This sudden zealotry for censorship has collapsed scientific discourse in the last two years, not because research has ceased to function, but because dissemination has faltered. It has been surreal to find open scientific discourse driven underground where, oddly, it thrives, although while it is trapped there practitioners have to interact with folks holding fringe beliefs who I imagine have been excluded from polite society for quite some time. Meanwhile, it seems far too many people (including and especially doctors) trust the media to accurately inform them, which reporters have shamefully ceased to do, preferring one-sided phantasmal narratives over authentic investigation. Alas, if the behaviour of the Vatican in the Middle Ages didn't sufficiently warn of the dangers of allowing institutions to control thought, then the surreality of these past two years will presumably also fail to teach us the lesson we neglected to learn from history. The substitution of enforced consensus for scientific discourse is not a path to truth, it is the utter denial of it.

When Musk declared that Twitter was the "de facto public square", I believe he was absolutely right. Don't let the smaller number of users deceive you - Facebook has many more people sharing cat photos, but the political snowball effect that led to censorship and thus enormous global harm originated on Twitter, where a grim consensus formed over speculative health care interventions that was pure fabulism, having no basis in the existing scientific data or practices. Our first step to restoring democracy must be the restoration of civic discourse. Thus when Musk revealed his intentions for Twitter, I could not help but feel a glimmer of hope that a 'third accord' to replace the fallen Old Republic of human rights (and the Rights of Man that preceded it) might yet be achievable. This third accord may not even need the actions of the nation states to bring it about.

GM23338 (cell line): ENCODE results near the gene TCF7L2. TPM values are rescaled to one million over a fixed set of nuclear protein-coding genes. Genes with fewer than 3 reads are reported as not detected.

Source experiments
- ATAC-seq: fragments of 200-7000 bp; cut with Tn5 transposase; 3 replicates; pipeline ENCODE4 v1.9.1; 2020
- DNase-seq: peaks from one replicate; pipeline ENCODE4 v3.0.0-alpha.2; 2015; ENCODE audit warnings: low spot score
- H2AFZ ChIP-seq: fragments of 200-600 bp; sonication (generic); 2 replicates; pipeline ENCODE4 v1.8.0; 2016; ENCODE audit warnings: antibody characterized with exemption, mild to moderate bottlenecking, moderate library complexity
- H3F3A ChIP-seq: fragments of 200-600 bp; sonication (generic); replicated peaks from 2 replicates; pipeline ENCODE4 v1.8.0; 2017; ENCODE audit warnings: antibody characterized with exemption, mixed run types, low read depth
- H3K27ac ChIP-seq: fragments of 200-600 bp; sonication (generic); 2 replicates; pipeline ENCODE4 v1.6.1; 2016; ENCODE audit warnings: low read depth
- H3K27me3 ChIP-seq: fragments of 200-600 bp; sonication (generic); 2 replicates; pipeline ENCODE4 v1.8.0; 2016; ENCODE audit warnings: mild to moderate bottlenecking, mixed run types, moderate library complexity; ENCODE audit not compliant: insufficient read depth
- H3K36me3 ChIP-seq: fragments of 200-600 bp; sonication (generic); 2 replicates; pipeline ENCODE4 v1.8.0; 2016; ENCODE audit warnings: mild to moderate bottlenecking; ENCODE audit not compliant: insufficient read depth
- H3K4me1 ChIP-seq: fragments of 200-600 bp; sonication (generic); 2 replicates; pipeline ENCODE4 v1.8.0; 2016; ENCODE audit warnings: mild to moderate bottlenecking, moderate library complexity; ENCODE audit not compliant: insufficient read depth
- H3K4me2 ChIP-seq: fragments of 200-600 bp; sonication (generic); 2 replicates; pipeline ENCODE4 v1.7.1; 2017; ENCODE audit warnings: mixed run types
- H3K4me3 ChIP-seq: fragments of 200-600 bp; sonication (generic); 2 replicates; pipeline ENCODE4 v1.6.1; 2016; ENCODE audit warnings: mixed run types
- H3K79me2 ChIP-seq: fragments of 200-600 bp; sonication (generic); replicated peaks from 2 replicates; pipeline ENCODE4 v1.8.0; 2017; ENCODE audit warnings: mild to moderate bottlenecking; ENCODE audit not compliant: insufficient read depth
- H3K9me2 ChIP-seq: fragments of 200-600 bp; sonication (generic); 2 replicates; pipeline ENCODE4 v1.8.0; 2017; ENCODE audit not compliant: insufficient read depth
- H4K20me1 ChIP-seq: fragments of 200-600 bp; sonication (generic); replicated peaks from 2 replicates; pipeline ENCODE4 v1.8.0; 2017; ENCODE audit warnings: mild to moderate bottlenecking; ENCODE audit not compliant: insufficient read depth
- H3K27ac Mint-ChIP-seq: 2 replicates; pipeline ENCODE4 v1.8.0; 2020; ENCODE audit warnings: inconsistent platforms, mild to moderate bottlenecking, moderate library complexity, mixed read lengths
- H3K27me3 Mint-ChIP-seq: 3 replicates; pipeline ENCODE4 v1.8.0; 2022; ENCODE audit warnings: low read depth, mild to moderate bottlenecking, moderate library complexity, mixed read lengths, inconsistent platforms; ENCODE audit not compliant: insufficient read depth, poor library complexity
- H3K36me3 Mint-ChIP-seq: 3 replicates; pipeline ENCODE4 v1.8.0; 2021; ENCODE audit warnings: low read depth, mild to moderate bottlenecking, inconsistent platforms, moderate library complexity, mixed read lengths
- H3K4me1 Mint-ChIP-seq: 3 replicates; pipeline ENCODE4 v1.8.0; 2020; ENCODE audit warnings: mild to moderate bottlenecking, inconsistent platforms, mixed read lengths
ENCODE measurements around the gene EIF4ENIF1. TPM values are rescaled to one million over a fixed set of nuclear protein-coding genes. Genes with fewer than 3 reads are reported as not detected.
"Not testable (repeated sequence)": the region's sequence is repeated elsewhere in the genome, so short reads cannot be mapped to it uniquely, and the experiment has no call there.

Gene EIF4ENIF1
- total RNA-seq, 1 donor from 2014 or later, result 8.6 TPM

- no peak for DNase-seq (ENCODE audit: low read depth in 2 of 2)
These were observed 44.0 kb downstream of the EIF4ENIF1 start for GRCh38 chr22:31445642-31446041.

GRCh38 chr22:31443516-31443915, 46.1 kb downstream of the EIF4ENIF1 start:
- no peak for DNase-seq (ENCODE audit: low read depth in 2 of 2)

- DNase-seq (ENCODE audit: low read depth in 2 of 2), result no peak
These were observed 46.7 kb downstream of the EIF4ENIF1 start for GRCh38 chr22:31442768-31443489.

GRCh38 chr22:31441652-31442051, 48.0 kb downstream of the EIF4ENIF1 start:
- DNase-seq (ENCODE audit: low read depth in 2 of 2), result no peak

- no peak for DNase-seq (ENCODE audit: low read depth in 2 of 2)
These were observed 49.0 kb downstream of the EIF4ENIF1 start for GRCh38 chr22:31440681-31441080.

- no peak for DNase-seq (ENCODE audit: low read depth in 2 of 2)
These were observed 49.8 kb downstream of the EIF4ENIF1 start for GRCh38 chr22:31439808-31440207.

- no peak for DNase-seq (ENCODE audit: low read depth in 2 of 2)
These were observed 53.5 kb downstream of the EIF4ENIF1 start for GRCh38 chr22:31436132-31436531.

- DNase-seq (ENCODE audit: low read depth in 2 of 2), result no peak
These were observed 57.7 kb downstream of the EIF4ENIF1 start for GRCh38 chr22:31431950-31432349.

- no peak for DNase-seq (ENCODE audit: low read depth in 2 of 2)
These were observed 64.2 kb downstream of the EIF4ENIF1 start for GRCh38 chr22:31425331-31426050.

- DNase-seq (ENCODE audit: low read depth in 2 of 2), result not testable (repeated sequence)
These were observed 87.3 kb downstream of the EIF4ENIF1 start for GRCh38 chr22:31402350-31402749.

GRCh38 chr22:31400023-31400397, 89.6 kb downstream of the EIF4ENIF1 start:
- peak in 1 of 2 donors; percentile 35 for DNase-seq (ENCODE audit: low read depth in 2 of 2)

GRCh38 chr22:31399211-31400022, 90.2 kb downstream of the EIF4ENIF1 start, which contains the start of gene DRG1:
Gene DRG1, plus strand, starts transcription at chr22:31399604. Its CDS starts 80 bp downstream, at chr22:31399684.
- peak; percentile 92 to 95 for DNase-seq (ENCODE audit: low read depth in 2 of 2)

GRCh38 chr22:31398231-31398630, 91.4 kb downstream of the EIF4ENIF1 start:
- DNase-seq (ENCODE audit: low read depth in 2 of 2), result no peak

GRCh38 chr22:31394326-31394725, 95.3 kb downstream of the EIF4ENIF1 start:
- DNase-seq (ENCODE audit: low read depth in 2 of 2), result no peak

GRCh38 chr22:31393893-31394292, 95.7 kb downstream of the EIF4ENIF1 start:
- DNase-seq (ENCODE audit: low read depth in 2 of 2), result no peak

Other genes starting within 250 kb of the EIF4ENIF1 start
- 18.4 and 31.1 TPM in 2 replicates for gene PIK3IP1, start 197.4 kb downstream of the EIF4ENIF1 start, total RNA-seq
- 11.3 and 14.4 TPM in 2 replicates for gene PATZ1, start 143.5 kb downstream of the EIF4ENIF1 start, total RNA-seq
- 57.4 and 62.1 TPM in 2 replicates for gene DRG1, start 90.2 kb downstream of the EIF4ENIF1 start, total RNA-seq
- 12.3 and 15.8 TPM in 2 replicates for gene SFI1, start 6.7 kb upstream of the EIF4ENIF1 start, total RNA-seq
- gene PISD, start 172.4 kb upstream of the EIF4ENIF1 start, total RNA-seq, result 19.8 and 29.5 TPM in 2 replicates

It is fascinating to dig through the private messages that Musk disclosed for the lawsuit between him and Twitter. Two exchanges leap out at me in particular. Firstly, one with former Twitter CEO Jack Dorsey, who suggested on 26th March 2022: